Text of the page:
So in honor of Ann getting another shot at the Today show, I propose a drinking game. Anytime you hear the host ask if the conservative actually believes what they are saying or if they want to be taken seriously you should take a shot.

You'll be drunk two minutes in on most interviews.

Expediency, It's What's For Breakfast After the Democrat Takes the Vote Lead


Time Magazine wants to remind us that despite years of demanding every vote be counted for Democrats, it has suddenly discovered that Minnesotans have had enough of this vote counting nonsense, and we must now quickly move on and declare Al Franken the winner.

Tom Scanlon surveys the scene from the bar he owns, just across a recycling plant on the industrial outskirts of St. Paul Minnesota. "You just get used to it," he says. But he's not really talking about the state's notoriously long and rigid winters. Scanlon, 63, breaks into a laugh with a slightly Irish lilt. He's talking about the unending Senatorial contest the state is going through. "It just keeps going on and going on." Indeed, in this northern state, patience is not a virtue — it's a necessity. Minnesotans, nevertheless, long for warmer weather, and one clearly identifiable junior U.S. Senator. "I think [Republican incumbent Norm] Coleman should just resign," Scanlon adds.

I'm sure that there are plenty of bars and people tending them in Minnesota, but Time Magazine just so happened to find the one guy that thinks Coleman should resign to resolve all this. Did anyone care to ask him about the two month recount that Mr. Franken demanded?

Two months after Election Day, Minnesota's State Canvassing Board certified the election results of the state's protracted U.S. Senate race Monday, declaring former comedian and Democratic challenger Al Franken the winner by 225 votes. Franken made an acceptance speech just hours after the Board met and the certification of the race's results put a temporary stamp on the two-month recount. Franken, however, doesn't yet have the election certificate needed to take his seat in Washington; and a lawsuit filed by Coleman threatens to entangle the race in even more months of legal wrangling.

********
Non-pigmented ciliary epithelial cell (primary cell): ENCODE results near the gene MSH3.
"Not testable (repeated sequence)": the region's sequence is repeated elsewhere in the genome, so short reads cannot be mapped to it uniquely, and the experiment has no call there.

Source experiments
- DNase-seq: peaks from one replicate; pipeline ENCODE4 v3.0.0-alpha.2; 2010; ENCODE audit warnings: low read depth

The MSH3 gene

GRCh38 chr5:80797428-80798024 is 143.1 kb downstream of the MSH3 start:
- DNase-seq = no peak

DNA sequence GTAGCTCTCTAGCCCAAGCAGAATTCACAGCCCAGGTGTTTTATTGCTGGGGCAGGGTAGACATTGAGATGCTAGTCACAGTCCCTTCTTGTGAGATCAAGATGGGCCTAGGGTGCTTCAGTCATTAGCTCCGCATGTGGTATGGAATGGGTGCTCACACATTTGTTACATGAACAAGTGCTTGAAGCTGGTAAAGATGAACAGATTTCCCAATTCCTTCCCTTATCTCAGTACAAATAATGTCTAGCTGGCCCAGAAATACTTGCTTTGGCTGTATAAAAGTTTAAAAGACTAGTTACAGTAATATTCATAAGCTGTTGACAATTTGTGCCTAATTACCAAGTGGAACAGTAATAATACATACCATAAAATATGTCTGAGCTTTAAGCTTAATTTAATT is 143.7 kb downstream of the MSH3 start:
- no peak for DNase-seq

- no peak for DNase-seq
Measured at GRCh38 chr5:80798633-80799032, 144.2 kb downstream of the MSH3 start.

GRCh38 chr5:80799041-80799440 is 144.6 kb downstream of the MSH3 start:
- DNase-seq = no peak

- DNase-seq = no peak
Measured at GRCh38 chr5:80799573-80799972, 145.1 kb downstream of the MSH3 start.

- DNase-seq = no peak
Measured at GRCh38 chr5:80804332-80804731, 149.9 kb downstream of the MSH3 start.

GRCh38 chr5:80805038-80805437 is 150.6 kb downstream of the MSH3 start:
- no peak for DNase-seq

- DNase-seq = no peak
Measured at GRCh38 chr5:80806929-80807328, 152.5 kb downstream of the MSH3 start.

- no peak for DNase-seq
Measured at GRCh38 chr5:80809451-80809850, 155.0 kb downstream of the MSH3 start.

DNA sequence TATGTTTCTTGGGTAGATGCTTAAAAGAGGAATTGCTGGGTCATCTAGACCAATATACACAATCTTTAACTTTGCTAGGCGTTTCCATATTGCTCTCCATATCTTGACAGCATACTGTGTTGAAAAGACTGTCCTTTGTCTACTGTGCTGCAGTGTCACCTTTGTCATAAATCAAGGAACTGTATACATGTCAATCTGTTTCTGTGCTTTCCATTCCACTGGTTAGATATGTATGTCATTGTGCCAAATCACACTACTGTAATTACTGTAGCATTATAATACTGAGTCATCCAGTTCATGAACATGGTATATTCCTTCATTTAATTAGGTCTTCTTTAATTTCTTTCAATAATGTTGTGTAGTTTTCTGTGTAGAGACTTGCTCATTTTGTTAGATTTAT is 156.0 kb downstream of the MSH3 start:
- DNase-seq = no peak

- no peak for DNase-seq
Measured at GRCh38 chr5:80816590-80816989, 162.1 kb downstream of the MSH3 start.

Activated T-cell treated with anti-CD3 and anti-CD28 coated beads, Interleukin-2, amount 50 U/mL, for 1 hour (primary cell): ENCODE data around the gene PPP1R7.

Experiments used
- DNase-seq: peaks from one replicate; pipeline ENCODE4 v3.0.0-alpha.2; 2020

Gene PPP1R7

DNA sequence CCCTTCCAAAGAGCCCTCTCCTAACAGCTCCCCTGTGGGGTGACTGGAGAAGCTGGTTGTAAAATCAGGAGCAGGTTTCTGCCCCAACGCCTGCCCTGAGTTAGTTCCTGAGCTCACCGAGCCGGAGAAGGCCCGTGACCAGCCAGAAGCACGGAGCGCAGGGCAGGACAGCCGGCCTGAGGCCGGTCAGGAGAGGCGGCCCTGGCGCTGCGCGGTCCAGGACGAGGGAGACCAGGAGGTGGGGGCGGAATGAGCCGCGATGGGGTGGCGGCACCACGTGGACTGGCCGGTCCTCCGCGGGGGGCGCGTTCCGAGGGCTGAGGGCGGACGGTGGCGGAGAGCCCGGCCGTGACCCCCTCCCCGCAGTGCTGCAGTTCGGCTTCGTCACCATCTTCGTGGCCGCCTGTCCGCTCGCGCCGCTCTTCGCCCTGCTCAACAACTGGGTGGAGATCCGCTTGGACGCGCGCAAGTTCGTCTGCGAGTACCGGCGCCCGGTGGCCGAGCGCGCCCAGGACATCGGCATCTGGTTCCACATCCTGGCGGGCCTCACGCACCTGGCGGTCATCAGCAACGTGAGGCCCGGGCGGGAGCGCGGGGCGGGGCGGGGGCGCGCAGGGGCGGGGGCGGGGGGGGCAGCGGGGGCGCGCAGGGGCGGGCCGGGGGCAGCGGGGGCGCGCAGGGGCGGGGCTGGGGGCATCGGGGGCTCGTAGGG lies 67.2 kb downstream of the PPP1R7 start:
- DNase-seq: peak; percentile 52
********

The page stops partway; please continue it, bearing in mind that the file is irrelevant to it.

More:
That Norm Coleman, he is a "threatening" guy. By the way, we will let you know twice in a paragraph that this thing has been going on for two months already. It might go on even longer if that darn Norm Coleman exercises his rights, I mean "threatens" us all with a court challenge. I'd love to hear which definition of threaten we are using here that makes sense.

By state law, a candidate has a calendar week to contest the results of a recount to a three-judge panel appointed by the chief justice of the state's Supreme Court. Coleman, who initially led the race by 215 votes on Election Day, filed suit the very next day.

By state law.... wait I thought this was a threat. I never knew that following the legally established procedure was a threat until now.

Moreover, Coleman alleges 150 ballots were counted twice and that the State Canvassing Board incorrectly included 133 ballots that had gone missing in a Minneapolis precinct. "[Coleman's] legal theory is fine, he just has to have the facts to support it," says Guy-Uriel Charles, a University of Minnesota law school professor who specializes in election law. "I think this contest is going to be an uphill battle for Coleman."